Turkana Governor Josephat Nanok. (Photo: Jonah Onyango/Standard)
The discovery of huge oil deposits and underground water resources in Turkana County has naturally generated intense political interest in the mainly arid region.
Colonial and post-colonial governments have marginalised Turkana, condemning it to the vagaries of weather, disease, poverty, hunger and malnutrition, insecurity and high levels of illiteracy.
Turkana politics, is however changing rapidly in the wake of the newly-discovered minerals, with the political fizz coming from the battle that is pitting the National Super Alliance (NASA) against the ruling Jubilee Party. After all, politics is all about the control and utilisation of national resources.
Governor Josphat Nanok is defending his seat on a NASA ticket while Senator John Munyes is out to oust him on a Jubilee ticket. Mr Munyes defected from Moses Wetangula’s Ford-Kenya party where he was the national chairman. He also served in the Kibaki regime as Labour minister.
Mr Nanok has decided to play both national and grassroots politics after he was elected chairman of the Council of Governors, a powerful national lobby.
President Uhuru Kenyatta and his deputy William Ruto, together with six Jubilee legislators – James Lomenen (Turkana South), Protus Akuja (Loima), Joyce Emanikor (woman rep), Christopher Nakuleu (Turkana North), Nixon Ng’ikor (Turkana East) and Daniel Epuyo (Turkana West) – have plotted a political onslaught against Nanok. Jubilee forces have accused Nanok of failing to utilise Sh40 billion allocated to the county over the past four years to change residents’ lives.
Nanok, who is the right hand man of NASA presidential candidate Raila Odinga, has an ally in Turkana Central MP John Lodepe who recently ditched Mr Ruto’s defunct United Republican Party for Raila’s ODM.
Resource-rich Turkana is also well-endowed in solar and wind energy potential that could turn the region into an economic power house.
Barring the interplay of other dynamics and with six MPs defending their seats on Jubilee tickets after they defected, Nanok has a big fight on his hands, especially with the Deputy President frequenting the county.
The region has 132,000 registered voters against the Independent Electoral and Boundaries Commission’s expectation of registering 150,000.
“This region received about Sh50 billion in four years from the National Treasury, an amount that has not been seen here since God created the world. But there is no indication how this money was used,” Ruto said during a recent tour of the region.
Nanok has dismissed the DP’s claims as false.
“Devolution has made significant strides in the region. The funds allocated to the county have transformed lives. We have set up various infrastructure projects that have improved livelihoods and those with eyes can see,” he said.
He listed some of his achievements as the construction of 250 Early Childhood Development centres, employment of 300 teachers, sinking of 150 boreholes and rehabilitation of others, new irrigation schemes, equipping of Lodwar Referral Hospital and upgrading dispensaries across the region.
But his critics say the money was not properly used as nothing can be seen on the ground.
Although the supremacy battle continues to split the region into two, the community is mostly concerned about how it will benefit from the oil.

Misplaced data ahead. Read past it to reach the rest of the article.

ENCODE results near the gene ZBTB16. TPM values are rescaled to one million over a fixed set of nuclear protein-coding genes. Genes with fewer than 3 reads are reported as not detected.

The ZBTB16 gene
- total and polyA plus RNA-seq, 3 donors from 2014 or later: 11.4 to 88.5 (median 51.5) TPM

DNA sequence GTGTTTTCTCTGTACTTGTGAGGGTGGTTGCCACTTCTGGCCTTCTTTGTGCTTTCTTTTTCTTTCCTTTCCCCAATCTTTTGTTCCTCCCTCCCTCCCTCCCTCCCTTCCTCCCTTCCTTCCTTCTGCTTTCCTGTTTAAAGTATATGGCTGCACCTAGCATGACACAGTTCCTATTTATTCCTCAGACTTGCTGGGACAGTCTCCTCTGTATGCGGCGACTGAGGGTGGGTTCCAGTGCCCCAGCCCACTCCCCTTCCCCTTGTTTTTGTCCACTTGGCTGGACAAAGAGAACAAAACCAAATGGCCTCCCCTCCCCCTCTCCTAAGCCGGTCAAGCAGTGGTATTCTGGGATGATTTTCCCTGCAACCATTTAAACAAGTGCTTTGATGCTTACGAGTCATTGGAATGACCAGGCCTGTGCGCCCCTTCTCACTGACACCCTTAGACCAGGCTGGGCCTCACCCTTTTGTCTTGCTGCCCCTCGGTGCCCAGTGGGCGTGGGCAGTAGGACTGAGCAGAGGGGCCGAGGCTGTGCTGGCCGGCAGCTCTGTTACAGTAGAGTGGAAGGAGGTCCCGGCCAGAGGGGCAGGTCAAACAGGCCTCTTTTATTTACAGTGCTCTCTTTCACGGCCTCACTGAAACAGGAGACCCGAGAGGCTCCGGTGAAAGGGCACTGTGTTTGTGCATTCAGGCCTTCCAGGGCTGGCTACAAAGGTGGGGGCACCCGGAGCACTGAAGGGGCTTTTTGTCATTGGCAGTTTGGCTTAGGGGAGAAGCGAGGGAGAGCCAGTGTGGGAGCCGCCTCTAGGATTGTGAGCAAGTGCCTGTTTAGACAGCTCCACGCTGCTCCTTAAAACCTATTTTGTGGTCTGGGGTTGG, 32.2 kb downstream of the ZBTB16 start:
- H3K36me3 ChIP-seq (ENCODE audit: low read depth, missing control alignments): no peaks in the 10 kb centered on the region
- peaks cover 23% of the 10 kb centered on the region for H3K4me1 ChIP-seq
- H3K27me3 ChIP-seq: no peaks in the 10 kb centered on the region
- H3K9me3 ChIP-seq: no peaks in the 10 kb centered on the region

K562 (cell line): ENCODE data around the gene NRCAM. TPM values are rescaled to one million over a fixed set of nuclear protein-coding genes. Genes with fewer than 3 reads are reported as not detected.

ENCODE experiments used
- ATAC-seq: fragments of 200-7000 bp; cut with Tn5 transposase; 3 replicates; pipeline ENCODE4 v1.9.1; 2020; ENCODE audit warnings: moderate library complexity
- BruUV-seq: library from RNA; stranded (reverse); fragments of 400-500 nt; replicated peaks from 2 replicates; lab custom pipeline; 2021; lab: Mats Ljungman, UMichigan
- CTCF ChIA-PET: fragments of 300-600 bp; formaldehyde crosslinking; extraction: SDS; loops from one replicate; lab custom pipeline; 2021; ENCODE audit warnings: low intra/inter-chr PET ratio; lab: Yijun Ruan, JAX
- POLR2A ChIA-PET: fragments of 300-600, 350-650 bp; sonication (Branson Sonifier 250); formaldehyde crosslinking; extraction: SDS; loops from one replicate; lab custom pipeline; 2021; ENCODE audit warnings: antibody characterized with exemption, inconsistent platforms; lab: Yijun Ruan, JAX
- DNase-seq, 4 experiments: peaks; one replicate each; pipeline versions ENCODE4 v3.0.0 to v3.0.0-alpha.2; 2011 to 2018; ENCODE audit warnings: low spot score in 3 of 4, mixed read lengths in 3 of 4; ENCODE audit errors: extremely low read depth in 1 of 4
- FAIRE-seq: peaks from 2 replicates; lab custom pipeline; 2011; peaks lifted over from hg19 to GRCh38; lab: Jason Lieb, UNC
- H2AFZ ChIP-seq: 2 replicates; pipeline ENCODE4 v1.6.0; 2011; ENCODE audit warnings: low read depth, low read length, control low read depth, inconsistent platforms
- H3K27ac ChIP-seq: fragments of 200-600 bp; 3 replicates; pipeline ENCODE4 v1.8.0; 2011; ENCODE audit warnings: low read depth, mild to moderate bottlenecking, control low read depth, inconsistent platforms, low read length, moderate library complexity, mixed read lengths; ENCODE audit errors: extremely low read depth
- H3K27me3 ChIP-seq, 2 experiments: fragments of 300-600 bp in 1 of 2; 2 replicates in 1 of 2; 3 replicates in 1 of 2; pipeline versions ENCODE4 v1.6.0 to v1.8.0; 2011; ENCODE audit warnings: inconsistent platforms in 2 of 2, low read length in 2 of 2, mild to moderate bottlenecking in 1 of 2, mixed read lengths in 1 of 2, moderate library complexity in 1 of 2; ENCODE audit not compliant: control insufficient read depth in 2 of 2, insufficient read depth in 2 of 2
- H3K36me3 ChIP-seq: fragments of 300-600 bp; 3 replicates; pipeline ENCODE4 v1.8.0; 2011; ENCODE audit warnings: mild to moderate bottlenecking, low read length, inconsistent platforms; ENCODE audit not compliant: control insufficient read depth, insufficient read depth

“We will not elect leaders who will exploit us. We are also endowed with minerals such us gold and gypsum which, if tapped, will improve the region’s economy,” said Ms Natabo, a resident.
The sharing of oil proceeds between the national government and the community has caused frosty relations between Nanok and the President. Memories of the two clashing publicly at a baraza in Lodwar are still fresh in the minds of locals. The President insisted they would get five per cent, not 10 per cent, of the oil revenues.
The Amendment of the Petroleum Exploration and Production Bill sparked provoked Nanok, who claimed the President had some hidden interests in Turkana oil besides development.
The President furiously hit back, accusing Nanok of peddling lies, and challenged him to show how the county had spent Sh40 billion disbursed by the Treasury to the county over the last four years.
Last year, Uhuru returned the Petroleum Bill to Parliament for reconsideration, explaining that the county had no capacity to absorb the proposed 10 per cent oil share considering other Kenyan taxpayers also needed to benefit from the oil.
Nanok however used the opportunity to hit at Jubilee MPs and Mr Munyes, accusing them of supporting the slashing of oil revenue for the community to five per cent.
But the MPs have defended their stand, saying they had backed the 10 per cent share for the community, 20 per cent for the county government and 70 per cent for the national government. They accused Nanok of using the bill to gain political mileage.
“My opponent is an opportunist who wants to use the debate on the oil revenue bill to gain political mileage. We all support the 10 per cent share despite our political differences. As Jubilee partners, we are in serious consultations with the President to consider the interests of Turkana residents,” said Munyes.
The bill has faced a serious setback after Parliament dissolved itself last Thursday. It was expected to be debated again before the election day.
The conflict around the oil revenue sharing formula has been used by NASA presidential hopeful Raila to wage war against the MPs for what he described as the short-changing of Turkana people.
Under the Early Oil Pilot Scheme, the Ministry of Energy and Tullow Oil and its partners plan to transport about 80,000 to 150,000 barrels of crude oil per day from Turkana to Lamu County for export. Currently, the five wells produce about 2,000 barrels of crude oil per day.